This powerful figure of a seated man was made by the Dogon, who live on the Bandiagara Escarpment, Mali. It is a classical representation, with a circular block integral base, supporting a male with an elongated trunk, an upright trunk, comparatively short limbs and an outsize, bearded head. The limbs are strongly flexed, the joints carved with incised lines and well modelled around elbows and knees. The abdomen and chest are protuberant, with slim, sharp shoulders and a columnar neck. The head is remarkable, with a wide lower jaw and a narrowing apex with a plain skullcap. The cheeks are sculpted, leaving a long, sharp nose, high, coffee-bean eyes and sharp brows. The mouth is ling and sensitively rendered, with sharply-defined lips, below which there is a plate-like beard that encircles the head from ear to ear. Detail is restricted beneath the neck; the genitalia are formed as a dome-like eminence, and there is a diadem (perhaps schematic breasts, which would make the figure a hermaphrodite) just below the neck. The surface of the piece is darkly patinated, which presumably reflects a long history of offrenda and libations being poured over it.
The Dogon have been described as the most studied and least understood tribal group in Africa. They live on the Bandiagara escarpment, Mali, a 150-mile-long eminence that supports a population of between 250,000 and 450,000. They moved to this area in the 15th century, escaping the Mande kingdom and slavery at the hands of Islamic groups, and displaced a number of tribes (including the Tellem and Niongom) that were living on the escarpment at the time. They are excessively prolific in terms of artistic production, not least because they have mastered all the main materials that are used in traditional African art; figures in stone, iron, bronze/copper and of course wood are all known, in addition to cave/rock painting and adaptation of more modern materials. There are around seventy-eight different mask forms still in production (in addition to numerous extinct variants), figural sculptures of males, females, nommos and unidentifiable individuals that have maternity and ancestor functions and a wide range of secular items decorated with iconographic designs that bestow benedictions upon the user or owner. The most important works are kept and manipulated by the spiritual leader (Hogon) away from the public eye, within the houses of families, or in sanctuaries. The scale of the population and the size of the area in which they live have resulted in considerable social and artistic diversity, and a complex interplay between tradition and innovation.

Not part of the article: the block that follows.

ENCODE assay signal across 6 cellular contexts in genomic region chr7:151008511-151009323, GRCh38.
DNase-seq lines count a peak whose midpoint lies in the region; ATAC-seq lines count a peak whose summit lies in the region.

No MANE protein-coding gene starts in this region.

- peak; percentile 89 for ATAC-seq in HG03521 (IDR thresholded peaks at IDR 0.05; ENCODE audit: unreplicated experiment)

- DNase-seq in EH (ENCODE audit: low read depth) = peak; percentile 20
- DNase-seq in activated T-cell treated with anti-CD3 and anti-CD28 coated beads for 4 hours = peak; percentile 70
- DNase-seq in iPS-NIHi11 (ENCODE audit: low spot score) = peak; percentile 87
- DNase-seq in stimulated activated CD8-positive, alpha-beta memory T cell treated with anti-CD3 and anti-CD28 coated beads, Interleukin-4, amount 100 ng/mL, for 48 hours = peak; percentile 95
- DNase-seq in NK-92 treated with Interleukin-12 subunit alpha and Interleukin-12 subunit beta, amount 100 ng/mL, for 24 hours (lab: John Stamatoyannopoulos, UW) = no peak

This is a powerful and impressive piece of Dogon sculpture. It displays well, and is a striking and attractive piece of African design.
- (PF.3113 (LSO))